There is an alternative parenting technique that is hardly new.  It has been used since our species could speak, and it is not only effective, it is delightful:  Storytelling. We are wired for it—literally. The neuroscience is conclusive—we use stories to build our realities and make sense of them. Think about your day—how much of what you said today, was a story?  Most of it?  All of it?  When your spouse asked you about your day, your answer was a story.  When your friend asked about the goings on in Syria or Boulder or Kenya, your answer was a story.

So within the context of parenting—how is this not the go-to parenting tool of our time? Quite simply: fear. We are afraid we won’t know what story to tell. We are afraid we will tell a boring or bad story. We are afraid our children will screw up their faces and say, “that was dumb”.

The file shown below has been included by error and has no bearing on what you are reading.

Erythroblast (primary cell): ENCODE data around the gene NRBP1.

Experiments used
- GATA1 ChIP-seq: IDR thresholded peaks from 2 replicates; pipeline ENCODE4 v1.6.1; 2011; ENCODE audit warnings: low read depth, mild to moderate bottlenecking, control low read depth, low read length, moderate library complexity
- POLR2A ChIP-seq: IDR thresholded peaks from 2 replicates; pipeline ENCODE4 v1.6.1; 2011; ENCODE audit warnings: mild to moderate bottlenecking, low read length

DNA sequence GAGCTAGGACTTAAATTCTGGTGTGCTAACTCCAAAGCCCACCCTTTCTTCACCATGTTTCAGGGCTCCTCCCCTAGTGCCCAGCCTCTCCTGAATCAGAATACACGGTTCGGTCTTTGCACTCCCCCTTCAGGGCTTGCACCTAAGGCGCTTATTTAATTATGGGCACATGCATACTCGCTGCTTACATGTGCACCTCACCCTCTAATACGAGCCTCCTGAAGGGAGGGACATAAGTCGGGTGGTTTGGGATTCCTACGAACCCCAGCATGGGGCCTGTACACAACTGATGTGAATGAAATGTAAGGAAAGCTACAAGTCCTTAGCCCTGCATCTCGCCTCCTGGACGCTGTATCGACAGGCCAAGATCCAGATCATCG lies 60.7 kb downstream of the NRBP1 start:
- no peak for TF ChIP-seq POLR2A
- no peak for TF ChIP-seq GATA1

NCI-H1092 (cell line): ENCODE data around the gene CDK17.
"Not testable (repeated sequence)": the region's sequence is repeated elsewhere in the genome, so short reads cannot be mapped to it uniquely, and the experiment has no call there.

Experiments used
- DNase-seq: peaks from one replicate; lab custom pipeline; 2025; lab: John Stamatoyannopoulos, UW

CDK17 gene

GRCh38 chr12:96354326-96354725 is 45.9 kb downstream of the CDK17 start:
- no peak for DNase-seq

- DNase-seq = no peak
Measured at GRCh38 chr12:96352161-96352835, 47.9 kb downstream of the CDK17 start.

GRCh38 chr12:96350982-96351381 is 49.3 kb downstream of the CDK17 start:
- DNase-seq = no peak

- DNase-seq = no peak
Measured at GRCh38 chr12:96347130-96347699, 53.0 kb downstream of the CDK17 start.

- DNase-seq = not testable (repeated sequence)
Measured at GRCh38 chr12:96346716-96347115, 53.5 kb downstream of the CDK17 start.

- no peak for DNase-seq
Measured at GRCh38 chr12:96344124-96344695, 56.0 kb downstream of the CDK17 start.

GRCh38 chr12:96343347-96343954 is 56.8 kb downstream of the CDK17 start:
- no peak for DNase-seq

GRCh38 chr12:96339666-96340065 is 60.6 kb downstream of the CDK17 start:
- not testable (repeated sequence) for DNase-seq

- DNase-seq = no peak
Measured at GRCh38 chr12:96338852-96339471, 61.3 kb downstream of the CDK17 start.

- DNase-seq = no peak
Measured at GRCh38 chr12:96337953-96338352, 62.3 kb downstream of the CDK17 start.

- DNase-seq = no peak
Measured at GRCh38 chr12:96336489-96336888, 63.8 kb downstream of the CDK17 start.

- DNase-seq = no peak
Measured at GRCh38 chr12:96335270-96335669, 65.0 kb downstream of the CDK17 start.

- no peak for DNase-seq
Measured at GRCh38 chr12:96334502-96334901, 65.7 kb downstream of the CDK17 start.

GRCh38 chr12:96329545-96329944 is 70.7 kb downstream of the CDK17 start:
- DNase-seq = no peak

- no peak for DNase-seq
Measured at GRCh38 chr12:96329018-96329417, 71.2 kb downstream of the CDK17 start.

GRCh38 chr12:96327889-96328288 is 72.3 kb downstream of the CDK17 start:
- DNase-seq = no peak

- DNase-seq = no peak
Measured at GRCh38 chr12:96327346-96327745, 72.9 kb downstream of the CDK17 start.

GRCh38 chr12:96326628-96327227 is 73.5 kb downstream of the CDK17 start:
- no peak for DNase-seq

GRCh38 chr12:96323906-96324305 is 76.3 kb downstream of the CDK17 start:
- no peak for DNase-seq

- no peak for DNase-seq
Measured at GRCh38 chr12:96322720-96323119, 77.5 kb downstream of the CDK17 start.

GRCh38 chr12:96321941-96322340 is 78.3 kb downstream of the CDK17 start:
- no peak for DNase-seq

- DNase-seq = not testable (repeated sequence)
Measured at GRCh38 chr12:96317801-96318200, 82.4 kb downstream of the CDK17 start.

To these fears, I say “there was once a man who was afraid to talk. He was worried about what it would sound like—would he growl?  Would he hoot?  Would he squawk?  But then, one day he saw that a child was about to fall into a trap he himself made to catch coyotes. The child was too far away to reach so he finally called out, “Stop”. The child stopped. The child was fine—and this was because of what he had spoken.”